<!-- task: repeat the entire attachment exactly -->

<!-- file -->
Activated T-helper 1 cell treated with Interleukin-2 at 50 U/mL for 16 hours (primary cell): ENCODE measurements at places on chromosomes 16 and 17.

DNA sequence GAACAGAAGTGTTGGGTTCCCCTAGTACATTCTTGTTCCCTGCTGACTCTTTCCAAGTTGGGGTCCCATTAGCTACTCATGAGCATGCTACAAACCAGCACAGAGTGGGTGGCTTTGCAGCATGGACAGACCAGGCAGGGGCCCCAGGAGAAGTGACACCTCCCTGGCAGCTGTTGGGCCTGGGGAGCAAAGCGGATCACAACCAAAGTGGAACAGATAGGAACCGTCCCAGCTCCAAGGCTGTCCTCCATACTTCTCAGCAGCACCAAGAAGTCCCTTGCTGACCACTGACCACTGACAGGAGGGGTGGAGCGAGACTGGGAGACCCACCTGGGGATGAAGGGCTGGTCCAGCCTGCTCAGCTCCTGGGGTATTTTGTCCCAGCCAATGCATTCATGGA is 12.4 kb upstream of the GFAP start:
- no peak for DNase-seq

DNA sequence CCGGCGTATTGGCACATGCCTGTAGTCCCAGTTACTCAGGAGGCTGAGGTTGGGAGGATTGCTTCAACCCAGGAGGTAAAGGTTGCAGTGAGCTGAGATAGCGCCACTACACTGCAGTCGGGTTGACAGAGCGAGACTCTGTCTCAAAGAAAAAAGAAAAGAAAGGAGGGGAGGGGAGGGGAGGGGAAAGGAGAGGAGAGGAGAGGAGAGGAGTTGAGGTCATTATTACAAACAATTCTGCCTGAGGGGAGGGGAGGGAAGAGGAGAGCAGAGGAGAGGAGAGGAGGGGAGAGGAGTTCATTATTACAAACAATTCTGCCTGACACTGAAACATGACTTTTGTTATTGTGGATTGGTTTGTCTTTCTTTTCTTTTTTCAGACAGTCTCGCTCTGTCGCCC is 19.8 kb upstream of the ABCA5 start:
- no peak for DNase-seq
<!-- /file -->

Activated T-helper 1 cell treated with Interleukin-2 at 50 U/mL for 16 hours (primary cell): ENCODE measurements at places on chromosomes 16 and 17.

DNA sequence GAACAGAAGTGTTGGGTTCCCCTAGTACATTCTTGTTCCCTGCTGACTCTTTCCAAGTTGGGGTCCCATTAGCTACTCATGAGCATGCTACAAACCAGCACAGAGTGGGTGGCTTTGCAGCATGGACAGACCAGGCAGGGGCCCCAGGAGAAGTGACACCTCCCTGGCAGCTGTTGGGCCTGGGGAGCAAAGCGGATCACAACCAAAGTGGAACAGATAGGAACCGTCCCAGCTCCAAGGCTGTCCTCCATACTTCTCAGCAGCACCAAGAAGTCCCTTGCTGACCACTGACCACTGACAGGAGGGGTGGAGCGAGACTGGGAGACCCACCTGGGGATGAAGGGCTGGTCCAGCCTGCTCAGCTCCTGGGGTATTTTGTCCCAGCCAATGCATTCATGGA is 12.4 kb upstream of the GFAP start:
- no peak for DNase-seq

DNA sequence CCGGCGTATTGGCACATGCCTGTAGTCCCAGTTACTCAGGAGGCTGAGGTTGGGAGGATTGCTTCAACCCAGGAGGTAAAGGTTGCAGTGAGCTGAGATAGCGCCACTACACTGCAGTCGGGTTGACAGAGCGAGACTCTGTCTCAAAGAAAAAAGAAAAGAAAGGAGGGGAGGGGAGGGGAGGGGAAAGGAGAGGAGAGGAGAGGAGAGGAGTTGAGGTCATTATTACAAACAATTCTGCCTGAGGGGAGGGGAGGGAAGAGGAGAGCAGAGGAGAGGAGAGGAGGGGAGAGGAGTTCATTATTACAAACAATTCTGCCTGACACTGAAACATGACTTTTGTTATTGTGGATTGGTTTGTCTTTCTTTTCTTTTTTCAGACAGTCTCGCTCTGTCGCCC is 19.8 kb upstream of the ABCA5 start:
- no peak for DNase-seq